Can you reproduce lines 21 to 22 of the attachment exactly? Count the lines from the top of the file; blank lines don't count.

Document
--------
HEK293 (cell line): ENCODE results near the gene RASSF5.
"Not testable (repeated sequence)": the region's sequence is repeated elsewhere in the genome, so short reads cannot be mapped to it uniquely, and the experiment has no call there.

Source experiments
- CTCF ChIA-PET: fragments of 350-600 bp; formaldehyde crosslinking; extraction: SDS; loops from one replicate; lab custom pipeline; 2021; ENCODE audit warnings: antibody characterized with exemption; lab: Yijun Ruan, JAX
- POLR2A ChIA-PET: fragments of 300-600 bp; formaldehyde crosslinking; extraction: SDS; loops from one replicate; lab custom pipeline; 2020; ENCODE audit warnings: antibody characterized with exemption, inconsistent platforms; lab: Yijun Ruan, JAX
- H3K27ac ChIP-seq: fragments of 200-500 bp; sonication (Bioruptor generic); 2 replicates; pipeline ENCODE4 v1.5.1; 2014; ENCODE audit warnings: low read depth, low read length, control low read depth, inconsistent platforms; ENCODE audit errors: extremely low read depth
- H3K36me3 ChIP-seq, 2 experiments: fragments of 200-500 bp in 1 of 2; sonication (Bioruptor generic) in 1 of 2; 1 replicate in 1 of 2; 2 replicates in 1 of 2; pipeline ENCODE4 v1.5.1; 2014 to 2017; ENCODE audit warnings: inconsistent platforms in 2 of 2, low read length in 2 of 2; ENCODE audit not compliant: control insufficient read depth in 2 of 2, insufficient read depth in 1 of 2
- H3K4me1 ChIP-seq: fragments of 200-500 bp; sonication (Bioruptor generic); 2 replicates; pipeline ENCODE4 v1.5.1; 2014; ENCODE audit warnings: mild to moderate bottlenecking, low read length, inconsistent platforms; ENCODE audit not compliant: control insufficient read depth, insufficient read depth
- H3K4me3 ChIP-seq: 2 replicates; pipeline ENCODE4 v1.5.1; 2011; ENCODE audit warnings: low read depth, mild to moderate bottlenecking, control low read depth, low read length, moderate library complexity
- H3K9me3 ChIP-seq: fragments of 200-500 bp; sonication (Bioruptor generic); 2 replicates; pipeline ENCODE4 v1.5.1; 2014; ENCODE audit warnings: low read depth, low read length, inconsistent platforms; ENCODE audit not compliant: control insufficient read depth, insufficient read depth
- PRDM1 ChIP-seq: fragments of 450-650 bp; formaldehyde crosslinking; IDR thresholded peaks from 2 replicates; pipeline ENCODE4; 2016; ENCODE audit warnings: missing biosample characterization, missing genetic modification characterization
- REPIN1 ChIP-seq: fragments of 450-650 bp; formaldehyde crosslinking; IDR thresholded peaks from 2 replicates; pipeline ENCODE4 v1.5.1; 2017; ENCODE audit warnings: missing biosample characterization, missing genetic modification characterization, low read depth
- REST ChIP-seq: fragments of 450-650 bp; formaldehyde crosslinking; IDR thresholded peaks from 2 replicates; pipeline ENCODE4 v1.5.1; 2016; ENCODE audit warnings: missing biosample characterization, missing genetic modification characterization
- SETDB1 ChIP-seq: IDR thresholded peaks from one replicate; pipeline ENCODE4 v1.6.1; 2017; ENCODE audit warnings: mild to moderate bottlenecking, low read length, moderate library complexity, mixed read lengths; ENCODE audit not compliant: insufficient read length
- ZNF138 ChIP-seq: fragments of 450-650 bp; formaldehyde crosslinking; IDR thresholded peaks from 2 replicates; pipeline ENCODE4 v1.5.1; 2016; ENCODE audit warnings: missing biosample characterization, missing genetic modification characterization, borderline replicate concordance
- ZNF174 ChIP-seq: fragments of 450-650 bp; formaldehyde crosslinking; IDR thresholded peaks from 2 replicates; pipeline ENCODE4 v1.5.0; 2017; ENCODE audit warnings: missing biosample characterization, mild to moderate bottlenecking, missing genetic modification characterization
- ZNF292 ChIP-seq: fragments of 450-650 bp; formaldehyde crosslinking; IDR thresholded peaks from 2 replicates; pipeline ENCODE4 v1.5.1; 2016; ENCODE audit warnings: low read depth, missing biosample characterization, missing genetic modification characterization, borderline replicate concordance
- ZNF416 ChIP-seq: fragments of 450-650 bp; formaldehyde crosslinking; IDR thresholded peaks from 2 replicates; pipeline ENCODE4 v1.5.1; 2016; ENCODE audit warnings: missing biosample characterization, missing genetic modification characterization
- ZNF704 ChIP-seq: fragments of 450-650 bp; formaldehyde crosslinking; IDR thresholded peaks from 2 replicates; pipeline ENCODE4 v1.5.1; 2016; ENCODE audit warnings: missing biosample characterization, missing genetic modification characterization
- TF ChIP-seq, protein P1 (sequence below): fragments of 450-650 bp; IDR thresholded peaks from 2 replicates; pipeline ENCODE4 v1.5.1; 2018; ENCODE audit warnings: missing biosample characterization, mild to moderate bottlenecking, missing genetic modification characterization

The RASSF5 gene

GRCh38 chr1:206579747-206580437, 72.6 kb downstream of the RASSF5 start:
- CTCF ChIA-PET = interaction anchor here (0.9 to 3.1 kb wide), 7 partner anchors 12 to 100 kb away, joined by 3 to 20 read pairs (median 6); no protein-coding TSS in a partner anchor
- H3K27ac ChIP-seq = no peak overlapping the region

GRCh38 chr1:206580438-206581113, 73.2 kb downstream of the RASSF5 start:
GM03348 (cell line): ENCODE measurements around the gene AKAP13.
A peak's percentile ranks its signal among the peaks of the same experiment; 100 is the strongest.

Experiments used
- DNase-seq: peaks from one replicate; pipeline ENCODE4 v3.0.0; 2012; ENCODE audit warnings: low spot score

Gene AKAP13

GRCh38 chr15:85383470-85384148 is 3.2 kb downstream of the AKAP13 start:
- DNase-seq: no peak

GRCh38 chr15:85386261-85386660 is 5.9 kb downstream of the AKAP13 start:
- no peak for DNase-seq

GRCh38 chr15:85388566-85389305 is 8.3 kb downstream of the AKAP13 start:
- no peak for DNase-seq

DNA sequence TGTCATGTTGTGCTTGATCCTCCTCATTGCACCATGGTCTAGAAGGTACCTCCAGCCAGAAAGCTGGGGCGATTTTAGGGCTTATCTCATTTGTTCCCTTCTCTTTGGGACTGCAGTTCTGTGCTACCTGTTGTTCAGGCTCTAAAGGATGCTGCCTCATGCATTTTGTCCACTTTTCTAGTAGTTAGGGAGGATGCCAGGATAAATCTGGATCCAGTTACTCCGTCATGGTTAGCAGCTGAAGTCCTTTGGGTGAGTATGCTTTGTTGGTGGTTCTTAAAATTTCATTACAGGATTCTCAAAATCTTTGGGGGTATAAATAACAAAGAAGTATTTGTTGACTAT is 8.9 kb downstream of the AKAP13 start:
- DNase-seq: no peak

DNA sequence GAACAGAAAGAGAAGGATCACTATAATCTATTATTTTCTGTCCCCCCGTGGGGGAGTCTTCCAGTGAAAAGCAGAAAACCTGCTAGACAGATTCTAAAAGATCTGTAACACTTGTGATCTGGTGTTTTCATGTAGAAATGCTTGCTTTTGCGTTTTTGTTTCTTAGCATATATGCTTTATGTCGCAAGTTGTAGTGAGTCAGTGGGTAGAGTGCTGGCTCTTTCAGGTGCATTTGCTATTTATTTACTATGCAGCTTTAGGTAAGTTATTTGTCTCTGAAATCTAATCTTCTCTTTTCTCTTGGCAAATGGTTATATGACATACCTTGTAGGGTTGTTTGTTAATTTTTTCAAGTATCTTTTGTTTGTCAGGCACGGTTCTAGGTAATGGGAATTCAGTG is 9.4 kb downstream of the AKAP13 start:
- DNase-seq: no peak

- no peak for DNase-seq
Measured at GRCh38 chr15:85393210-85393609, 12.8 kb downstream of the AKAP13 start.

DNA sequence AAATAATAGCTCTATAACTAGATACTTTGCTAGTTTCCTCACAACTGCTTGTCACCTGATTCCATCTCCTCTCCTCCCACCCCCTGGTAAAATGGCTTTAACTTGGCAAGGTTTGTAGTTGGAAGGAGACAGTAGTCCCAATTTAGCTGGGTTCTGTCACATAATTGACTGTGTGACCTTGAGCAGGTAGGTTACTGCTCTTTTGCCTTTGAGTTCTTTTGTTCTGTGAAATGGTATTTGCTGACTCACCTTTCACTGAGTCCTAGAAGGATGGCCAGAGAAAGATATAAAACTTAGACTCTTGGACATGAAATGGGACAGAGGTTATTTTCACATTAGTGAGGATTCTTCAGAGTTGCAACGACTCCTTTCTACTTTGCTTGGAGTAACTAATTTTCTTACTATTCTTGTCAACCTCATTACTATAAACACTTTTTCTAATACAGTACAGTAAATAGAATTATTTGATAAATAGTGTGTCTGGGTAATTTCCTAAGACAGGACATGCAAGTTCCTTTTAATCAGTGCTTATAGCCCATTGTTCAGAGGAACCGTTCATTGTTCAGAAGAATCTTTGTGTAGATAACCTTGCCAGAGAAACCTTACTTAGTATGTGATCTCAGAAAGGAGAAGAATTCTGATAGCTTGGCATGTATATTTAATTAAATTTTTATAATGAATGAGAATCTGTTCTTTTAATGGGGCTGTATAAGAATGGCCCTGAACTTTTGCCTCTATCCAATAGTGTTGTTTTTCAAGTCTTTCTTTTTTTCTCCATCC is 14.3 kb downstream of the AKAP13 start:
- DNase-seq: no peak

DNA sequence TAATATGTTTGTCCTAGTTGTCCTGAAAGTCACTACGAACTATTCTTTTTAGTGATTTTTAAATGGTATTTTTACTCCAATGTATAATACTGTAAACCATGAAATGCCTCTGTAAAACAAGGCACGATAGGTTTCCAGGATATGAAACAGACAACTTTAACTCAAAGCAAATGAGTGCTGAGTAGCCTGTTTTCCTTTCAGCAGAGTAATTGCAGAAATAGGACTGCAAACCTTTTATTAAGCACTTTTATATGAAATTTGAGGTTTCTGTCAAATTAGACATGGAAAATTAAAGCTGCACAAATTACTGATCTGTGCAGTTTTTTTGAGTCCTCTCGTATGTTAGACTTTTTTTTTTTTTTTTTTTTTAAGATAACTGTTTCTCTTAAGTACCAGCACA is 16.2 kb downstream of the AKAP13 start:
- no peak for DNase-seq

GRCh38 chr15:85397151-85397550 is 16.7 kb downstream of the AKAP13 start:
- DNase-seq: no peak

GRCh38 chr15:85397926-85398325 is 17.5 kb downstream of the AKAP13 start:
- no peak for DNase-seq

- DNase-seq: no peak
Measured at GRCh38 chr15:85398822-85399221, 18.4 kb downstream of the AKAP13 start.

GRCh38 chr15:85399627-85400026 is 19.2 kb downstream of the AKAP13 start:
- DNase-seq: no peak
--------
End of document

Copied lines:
The RASSF5 gene

GRCh38 chr1:206579747-206580437, 72.6 kb downstream of the RASSF5 start: